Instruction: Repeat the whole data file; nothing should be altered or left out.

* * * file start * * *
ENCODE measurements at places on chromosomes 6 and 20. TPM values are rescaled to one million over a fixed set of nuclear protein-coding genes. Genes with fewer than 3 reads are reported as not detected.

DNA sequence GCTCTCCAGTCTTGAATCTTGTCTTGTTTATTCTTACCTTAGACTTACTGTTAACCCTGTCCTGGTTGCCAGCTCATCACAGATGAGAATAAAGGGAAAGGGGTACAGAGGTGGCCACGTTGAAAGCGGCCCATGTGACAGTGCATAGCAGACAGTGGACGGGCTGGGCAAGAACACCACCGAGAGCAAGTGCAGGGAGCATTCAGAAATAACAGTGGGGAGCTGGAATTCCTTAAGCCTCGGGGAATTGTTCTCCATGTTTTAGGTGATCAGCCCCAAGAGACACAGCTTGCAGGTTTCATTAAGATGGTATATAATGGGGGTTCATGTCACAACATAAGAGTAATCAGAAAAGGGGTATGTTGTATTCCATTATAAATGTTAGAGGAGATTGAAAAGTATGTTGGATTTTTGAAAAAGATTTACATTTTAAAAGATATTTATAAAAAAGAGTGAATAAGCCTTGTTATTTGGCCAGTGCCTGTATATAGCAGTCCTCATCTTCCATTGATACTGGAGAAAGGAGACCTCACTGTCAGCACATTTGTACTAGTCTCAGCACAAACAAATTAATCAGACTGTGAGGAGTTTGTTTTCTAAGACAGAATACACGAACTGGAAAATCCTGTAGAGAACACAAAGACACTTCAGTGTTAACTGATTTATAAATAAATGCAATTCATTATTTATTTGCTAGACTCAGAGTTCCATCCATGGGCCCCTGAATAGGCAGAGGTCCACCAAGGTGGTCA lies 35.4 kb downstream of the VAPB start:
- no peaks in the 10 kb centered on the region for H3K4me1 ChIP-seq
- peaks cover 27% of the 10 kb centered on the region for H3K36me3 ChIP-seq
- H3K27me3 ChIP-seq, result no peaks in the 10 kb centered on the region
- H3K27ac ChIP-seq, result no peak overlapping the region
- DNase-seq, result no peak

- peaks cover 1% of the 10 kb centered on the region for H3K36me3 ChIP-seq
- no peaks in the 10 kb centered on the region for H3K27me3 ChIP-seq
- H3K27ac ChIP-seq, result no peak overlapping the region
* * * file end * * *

ENCODE measurements at places on chromosomes 6 and 20. TPM values are rescaled to one million over a fixed set of nuclear protein-coding genes. Genes with fewer than 3 reads are reported as not detected.

DNA sequence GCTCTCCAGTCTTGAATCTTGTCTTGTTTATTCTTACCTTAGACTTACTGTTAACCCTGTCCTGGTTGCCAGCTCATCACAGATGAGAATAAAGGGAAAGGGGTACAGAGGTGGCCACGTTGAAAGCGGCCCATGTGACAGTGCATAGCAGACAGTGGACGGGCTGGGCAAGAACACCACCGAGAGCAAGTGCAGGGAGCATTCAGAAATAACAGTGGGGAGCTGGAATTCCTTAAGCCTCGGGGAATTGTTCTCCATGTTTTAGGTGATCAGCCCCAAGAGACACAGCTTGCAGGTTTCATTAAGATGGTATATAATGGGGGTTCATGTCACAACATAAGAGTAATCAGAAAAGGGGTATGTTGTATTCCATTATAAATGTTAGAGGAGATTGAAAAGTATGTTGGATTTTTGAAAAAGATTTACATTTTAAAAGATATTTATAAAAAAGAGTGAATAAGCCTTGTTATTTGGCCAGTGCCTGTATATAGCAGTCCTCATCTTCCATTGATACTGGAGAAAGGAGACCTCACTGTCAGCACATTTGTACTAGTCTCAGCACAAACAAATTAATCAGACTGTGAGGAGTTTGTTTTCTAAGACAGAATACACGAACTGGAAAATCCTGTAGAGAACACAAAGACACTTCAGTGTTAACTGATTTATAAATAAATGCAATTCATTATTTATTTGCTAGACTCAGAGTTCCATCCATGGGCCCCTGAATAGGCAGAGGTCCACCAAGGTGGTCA lies 35.4 kb downstream of the VAPB start:
- no peaks in the 10 kb centered on the region for H3K4me1 ChIP-seq
- peaks cover 27% of the 10 kb centered on the region for H3K36me3 ChIP-seq
- H3K27me3 ChIP-seq, result no peaks in the 10 kb centered on the region
- H3K27ac ChIP-seq, result no peak overlapping the region
- DNase-seq, result no peak

- peaks cover 1% of the 10 kb centered on the region for H3K36me3 ChIP-seq
- no peaks in the 10 kb centered on the region for H3K27me3 ChIP-seq
- H3K27ac ChIP-seq, result no peak overlapping the region